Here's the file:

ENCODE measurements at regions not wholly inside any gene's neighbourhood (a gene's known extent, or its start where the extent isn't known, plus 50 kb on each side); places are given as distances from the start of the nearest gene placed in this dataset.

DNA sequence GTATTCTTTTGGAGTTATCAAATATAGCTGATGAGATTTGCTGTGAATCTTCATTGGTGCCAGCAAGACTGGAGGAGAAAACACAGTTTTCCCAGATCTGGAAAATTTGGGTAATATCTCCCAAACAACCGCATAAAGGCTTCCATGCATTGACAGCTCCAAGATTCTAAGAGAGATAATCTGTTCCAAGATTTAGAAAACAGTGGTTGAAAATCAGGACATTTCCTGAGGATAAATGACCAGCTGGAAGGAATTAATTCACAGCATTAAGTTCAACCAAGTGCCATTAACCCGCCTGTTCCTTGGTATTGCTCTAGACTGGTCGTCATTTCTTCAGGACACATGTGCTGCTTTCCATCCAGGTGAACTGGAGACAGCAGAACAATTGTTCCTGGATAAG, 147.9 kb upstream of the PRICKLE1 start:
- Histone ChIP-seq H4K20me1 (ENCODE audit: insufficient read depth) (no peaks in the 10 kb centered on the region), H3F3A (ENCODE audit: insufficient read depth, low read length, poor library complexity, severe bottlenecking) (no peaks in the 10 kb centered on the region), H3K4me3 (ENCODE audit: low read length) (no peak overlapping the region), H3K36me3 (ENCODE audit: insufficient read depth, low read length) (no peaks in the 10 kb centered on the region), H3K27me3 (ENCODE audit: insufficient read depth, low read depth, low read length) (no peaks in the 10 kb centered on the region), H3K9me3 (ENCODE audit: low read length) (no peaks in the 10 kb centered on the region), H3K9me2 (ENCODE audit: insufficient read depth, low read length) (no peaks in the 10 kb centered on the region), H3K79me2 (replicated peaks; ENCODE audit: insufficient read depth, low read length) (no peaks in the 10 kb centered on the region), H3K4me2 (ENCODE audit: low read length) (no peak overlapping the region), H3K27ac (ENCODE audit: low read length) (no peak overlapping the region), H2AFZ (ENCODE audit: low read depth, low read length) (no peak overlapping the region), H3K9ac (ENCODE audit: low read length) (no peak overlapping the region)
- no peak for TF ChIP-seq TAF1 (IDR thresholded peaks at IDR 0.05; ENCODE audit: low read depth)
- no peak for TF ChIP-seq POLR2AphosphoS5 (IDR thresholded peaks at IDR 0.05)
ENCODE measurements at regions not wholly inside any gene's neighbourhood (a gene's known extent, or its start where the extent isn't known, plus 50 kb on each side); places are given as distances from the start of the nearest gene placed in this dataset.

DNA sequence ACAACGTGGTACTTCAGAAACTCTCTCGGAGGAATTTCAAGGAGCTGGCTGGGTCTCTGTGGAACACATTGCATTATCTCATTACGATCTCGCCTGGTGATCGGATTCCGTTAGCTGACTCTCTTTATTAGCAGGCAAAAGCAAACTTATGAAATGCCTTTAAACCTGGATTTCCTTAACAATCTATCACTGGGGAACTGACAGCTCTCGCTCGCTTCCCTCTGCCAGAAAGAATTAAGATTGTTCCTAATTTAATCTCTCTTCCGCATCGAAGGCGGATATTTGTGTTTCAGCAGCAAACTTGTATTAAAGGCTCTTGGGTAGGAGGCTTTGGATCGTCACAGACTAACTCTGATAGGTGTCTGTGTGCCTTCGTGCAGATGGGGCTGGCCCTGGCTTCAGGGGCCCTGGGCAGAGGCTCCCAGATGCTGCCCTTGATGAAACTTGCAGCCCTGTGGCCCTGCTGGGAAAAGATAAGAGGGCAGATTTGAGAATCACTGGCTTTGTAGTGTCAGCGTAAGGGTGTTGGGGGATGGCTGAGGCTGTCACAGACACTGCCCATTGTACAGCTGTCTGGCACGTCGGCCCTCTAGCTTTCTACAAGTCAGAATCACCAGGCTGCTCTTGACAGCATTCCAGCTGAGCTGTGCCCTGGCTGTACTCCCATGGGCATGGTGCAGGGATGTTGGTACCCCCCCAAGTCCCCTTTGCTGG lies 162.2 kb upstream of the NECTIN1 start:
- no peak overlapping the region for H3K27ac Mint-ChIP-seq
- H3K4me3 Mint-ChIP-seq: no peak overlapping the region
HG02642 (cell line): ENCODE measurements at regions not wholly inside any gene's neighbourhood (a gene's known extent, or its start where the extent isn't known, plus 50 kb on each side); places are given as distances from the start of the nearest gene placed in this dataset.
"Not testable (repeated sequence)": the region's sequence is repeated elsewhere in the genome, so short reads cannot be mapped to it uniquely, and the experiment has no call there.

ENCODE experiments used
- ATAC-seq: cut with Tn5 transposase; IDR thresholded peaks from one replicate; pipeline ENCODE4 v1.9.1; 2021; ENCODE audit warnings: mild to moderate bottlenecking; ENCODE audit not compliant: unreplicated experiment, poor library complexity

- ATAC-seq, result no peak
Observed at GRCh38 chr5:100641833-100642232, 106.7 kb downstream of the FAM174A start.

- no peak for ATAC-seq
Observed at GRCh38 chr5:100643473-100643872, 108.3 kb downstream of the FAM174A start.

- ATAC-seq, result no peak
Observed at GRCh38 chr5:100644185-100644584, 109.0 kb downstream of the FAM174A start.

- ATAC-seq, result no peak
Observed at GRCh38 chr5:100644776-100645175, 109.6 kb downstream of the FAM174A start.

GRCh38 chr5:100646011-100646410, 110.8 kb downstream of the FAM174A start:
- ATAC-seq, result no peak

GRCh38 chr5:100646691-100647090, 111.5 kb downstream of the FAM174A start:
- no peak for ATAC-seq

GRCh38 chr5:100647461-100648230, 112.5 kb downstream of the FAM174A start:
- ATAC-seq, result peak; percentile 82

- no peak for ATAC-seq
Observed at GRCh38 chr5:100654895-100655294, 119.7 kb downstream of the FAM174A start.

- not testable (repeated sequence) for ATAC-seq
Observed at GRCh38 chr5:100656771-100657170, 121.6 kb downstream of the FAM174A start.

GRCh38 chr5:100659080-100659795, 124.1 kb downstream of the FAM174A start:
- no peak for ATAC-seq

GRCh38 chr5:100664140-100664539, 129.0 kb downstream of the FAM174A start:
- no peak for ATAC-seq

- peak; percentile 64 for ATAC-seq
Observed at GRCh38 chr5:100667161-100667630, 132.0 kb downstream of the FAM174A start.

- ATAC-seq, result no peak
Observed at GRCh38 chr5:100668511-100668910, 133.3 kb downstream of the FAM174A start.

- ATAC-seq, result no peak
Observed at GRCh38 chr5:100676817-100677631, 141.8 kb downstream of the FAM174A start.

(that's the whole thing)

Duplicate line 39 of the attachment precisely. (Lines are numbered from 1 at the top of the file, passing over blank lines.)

Observed at GRCh38 chr5:100668511-100668910, 133.3 kb downstream of the FAM174A start.